German Foreign Minister Annalena Baerbock was stranded in Abu Dhabi for more than 18 hours Monday en route to Australia after a technical fault on her government Airbus A340-300 forced the pilot to return to the United Arab Emirates capital after a refueling stop.
(Bloomberg) — German Foreign Minister Annalena Baerbock was stranded in Abu Dhabi for more than 18 hours Monday en route to Australia after a technical fault on her government Airbus A340-300 forced the pilot to return to the United Arab Emirates capital after a refueling stop.
A malfunction meant the wing flaps on the aircraft — which is more than two deacades old and has a history of mechanical problems — could not be retracted correctly and the plane had to jettison fuel before it was light enough to land safely back in Abu Dhabi, the German air force said in a tweet. German news agency DPA reported that around 80 tons of kerosene was dumped.
Flight tracking website Radarbox.com showed the aircraft taking off from Abu Dhabi at 3:33 a.m. local time and circling for almost 2 hours before landing again at 5:33 a.m. The plane, registered as 16+01, flew for 12 years with Deutsche Lufthansa AG before it was acquired by the German air force for VIP transport.
It was not clear when Baerbock, who has a number of appointments in Canberra on Tuesday, would be able to continue her journey, either on the government plane or a commercial flight. As of 4:50 p.m. in Berlin, the minister was still on the ground in Abu Dhabi, according to a foreign ministry spokeswoman.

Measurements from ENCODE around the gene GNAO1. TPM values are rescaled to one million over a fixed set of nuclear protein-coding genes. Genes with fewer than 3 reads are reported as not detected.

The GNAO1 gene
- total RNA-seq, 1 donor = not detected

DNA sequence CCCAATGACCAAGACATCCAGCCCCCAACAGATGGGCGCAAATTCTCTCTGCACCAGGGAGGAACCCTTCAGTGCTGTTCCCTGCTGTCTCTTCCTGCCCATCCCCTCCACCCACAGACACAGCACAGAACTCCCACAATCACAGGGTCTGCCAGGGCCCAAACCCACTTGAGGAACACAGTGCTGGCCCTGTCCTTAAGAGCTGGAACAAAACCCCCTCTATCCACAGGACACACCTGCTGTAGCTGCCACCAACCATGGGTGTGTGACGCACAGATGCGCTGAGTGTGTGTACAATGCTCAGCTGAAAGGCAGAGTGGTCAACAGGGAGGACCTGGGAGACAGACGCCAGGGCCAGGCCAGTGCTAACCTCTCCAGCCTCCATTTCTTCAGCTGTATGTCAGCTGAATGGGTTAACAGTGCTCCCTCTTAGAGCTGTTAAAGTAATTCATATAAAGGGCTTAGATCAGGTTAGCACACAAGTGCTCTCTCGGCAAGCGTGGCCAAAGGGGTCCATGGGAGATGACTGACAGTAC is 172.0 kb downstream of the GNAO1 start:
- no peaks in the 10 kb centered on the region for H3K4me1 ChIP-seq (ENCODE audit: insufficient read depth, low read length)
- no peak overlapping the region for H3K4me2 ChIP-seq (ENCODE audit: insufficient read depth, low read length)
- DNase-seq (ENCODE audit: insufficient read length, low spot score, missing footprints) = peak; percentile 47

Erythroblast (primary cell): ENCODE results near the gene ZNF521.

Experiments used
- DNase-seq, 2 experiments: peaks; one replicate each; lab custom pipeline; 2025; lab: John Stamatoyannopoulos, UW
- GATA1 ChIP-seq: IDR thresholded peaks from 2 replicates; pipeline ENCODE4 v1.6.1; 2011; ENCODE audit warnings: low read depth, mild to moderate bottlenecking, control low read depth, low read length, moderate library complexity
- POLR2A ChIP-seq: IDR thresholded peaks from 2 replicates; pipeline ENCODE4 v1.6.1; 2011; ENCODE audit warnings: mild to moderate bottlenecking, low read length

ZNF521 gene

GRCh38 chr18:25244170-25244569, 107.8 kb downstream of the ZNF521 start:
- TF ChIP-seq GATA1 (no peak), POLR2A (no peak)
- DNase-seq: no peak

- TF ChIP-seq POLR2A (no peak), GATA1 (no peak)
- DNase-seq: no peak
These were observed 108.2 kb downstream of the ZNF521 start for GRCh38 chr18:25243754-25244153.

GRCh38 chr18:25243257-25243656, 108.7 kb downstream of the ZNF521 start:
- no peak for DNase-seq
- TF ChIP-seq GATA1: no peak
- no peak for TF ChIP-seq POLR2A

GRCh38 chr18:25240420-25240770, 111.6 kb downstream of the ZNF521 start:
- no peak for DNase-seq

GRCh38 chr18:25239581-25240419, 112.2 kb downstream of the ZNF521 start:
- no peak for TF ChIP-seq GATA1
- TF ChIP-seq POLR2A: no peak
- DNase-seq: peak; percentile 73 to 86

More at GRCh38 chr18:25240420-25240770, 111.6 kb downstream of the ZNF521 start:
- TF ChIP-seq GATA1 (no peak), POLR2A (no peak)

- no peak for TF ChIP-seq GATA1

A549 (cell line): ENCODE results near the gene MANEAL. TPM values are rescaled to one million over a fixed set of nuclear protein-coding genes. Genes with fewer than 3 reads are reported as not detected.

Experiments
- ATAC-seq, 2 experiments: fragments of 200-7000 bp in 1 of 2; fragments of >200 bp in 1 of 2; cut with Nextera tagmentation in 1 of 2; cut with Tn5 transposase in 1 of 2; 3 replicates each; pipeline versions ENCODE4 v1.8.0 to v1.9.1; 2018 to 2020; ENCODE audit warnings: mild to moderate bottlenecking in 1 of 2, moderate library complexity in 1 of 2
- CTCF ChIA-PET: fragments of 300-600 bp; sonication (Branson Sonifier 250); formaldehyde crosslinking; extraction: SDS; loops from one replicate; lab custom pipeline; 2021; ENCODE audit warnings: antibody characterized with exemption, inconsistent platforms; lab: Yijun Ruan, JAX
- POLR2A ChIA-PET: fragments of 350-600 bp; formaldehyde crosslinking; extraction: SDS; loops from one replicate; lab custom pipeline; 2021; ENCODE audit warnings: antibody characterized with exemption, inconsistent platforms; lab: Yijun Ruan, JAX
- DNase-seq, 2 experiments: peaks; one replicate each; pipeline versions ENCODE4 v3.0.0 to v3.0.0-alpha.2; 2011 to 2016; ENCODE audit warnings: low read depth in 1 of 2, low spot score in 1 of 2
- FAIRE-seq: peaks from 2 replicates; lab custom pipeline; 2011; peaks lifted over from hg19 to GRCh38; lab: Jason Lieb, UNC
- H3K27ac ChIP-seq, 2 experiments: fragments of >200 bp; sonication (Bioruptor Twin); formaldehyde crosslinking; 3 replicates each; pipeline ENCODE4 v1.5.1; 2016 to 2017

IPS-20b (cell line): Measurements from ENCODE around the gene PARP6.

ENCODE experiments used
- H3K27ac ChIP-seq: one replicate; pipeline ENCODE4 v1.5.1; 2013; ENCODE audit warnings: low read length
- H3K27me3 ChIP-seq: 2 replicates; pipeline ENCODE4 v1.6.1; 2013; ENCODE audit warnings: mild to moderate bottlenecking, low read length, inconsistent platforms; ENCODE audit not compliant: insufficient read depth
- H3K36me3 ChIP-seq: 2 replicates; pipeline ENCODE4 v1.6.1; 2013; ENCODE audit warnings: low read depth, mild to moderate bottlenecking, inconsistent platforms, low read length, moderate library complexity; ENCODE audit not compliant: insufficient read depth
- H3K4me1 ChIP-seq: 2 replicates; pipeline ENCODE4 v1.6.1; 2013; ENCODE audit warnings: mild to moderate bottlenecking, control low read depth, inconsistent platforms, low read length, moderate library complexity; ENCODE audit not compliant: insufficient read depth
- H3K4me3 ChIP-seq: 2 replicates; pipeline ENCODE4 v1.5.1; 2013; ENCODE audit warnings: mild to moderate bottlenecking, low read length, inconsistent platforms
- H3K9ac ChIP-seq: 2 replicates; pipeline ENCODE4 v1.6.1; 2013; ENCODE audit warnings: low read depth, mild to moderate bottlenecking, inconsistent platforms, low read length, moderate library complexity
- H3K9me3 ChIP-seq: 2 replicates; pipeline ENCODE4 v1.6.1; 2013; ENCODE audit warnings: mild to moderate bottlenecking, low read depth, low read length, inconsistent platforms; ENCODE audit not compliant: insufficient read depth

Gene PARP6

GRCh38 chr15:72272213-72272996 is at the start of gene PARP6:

Baerbock’s aircraft is the same one that was forced to turn back to Cologne with former Chancellor Angela Merkel on board on her way to a Group of 20 summit in Buenos Aires in late 2018. Current Chancellor Olaf Scholz, finance minister and vice chancellor at the time, was also on the flight, which was aborted due to an issue with the plane’s electronics systems.
Just weeks earlier, Scholz was delayed in returning from Bali, Indonesia, when damage to wiring inflicted by rodents incapacitated the aircraft.
The German government is phasing out the aging, four-engine A340s and replacing them with advanced and fuel-efficient A350 twin-jets. The Luftwaffe, which operates the aircraft, has taken delivery of two of three A350s from Lufthansa Technik AG, which fitted out the interiors of the planes.
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